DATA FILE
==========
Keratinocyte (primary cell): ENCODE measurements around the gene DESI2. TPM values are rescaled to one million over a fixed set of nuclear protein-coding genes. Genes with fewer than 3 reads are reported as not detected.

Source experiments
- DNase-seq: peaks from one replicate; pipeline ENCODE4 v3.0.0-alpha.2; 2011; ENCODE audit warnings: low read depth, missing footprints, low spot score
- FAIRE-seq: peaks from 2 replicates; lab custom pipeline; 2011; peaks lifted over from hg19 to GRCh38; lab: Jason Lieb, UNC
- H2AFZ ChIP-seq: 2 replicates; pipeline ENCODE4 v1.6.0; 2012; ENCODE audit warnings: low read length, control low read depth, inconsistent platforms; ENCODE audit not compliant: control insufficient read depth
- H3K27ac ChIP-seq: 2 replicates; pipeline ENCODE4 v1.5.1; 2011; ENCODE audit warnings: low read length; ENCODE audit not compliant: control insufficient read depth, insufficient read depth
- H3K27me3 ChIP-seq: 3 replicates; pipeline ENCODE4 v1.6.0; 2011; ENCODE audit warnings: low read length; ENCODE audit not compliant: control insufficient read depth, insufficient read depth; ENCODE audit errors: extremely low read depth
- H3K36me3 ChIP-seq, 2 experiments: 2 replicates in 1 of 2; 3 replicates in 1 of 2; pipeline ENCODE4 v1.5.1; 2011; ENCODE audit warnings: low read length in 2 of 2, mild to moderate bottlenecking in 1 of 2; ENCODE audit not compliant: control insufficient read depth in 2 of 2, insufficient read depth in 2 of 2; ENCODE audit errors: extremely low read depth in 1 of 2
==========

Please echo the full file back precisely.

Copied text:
Keratinocyte (primary cell): ENCODE measurements around the gene DESI2. TPM values are rescaled to one million over a fixed set of nuclear protein-coding genes. Genes with fewer than 3 reads are reported as not detected.

Source experiments
- DNase-seq: peaks from one replicate; pipeline ENCODE4 v3.0.0-alpha.2; 2011; ENCODE audit warnings: low read depth, missing footprints, low spot score
- FAIRE-seq: peaks from 2 replicates; lab custom pipeline; 2011; peaks lifted over from hg19 to GRCh38; lab: Jason Lieb, UNC
- H2AFZ ChIP-seq: 2 replicates; pipeline ENCODE4 v1.6.0; 2012; ENCODE audit warnings: low read length, control low read depth, inconsistent platforms; ENCODE audit not compliant: control insufficient read depth
- H3K27ac ChIP-seq: 2 replicates; pipeline ENCODE4 v1.5.1; 2011; ENCODE audit warnings: low read length; ENCODE audit not compliant: control insufficient read depth, insufficient read depth
- H3K27me3 ChIP-seq: 3 replicates; pipeline ENCODE4 v1.6.0; 2011; ENCODE audit warnings: low read length; ENCODE audit not compliant: control insufficient read depth, insufficient read depth; ENCODE audit errors: extremely low read depth
- H3K36me3 ChIP-seq, 2 experiments: 2 replicates in 1 of 2; 3 replicates in 1 of 2; pipeline ENCODE4 v1.5.1; 2011; ENCODE audit warnings: low read length in 2 of 2, mild to moderate bottlenecking in 1 of 2; ENCODE audit not compliant: control insufficient read depth in 2 of 2, insufficient read depth in 2 of 2; ENCODE audit errors: extremely low read depth in 1 of 2